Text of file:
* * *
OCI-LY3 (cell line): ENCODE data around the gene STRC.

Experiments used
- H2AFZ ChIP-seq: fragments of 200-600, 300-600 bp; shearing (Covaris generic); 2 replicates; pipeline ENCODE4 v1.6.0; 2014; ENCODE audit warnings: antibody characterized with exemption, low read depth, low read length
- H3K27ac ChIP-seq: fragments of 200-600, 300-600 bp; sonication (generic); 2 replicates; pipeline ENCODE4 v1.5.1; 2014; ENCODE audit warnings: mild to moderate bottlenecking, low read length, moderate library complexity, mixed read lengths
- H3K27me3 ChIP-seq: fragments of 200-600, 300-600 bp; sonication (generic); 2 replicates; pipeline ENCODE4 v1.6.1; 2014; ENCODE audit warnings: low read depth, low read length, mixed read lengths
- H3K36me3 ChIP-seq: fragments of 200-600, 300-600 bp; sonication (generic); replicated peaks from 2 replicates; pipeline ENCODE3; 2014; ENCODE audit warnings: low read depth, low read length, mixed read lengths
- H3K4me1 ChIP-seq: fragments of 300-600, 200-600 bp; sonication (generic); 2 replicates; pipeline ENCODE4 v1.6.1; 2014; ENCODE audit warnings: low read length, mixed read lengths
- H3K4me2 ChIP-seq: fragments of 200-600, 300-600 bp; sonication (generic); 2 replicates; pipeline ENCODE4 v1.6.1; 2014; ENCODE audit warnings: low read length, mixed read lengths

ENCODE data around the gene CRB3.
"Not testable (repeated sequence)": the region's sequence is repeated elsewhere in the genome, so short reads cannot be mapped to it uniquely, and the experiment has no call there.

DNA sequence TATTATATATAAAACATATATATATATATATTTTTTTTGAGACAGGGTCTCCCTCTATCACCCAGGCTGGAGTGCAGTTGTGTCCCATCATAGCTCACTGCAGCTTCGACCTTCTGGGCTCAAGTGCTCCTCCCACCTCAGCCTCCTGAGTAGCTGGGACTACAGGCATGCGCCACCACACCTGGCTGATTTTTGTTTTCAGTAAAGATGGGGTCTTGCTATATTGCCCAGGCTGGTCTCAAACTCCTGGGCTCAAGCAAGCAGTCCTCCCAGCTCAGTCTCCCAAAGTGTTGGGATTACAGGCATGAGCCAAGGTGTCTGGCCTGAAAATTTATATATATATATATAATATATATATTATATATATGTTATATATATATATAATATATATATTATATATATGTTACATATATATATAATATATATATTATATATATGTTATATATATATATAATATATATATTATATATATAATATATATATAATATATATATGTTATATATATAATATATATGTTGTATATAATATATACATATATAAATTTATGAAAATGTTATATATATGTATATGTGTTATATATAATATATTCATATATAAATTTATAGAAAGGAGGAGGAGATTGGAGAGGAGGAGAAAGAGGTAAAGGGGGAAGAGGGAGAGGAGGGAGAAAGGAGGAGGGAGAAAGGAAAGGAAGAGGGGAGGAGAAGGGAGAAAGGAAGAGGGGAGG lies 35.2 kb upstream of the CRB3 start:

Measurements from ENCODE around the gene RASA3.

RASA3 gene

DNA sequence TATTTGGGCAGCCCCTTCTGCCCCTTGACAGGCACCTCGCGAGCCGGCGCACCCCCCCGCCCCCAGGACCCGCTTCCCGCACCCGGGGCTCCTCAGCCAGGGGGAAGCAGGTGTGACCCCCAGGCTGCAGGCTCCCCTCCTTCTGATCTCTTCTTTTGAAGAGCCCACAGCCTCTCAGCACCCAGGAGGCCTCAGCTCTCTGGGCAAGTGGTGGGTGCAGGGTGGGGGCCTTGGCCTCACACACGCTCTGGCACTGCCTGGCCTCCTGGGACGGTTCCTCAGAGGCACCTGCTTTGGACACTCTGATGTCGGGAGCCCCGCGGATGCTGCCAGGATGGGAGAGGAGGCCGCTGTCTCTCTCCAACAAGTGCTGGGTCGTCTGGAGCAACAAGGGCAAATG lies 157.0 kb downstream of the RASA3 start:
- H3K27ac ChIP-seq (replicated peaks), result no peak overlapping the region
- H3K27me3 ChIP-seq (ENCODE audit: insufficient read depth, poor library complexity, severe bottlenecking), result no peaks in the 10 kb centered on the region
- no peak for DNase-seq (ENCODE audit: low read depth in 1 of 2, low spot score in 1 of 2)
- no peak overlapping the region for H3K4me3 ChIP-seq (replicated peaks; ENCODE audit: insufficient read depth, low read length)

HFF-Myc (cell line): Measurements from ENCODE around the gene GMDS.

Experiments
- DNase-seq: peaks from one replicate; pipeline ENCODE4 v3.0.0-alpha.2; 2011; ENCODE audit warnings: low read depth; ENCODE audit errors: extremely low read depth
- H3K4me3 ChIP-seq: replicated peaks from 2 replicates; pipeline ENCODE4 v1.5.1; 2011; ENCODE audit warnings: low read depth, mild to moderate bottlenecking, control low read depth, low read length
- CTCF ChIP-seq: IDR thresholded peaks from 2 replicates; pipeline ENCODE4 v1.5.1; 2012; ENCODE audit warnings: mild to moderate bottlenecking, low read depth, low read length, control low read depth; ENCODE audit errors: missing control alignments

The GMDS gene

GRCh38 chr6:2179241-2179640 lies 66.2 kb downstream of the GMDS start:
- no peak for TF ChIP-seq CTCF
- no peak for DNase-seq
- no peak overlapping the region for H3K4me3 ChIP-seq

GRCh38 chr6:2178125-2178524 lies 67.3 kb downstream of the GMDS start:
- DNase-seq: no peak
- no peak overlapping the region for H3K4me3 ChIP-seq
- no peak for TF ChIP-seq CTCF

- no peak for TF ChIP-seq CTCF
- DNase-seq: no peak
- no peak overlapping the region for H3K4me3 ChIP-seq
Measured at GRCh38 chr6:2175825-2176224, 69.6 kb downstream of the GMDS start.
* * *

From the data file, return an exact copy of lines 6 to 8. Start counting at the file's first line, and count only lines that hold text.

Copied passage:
- H3K36me3 ChIP-seq: fragments of 200-600, 300-600 bp; sonication (generic); replicated peaks from 2 replicates; pipeline ENCODE3; 2014; ENCODE audit warnings: low read depth, low read length, mixed read lengths
- H3K4me1 ChIP-seq: fragments of 300-600, 200-600 bp; sonication (generic); 2 replicates; pipeline ENCODE4 v1.6.1; 2014; ENCODE audit warnings: low read length, mixed read lengths
- H3K4me2 ChIP-seq: fragments of 200-600, 300-600 bp; sonication (generic); 2 replicates; pipeline ENCODE4 v1.6.1; 2014; ENCODE audit warnings: low read length, mixed read lengths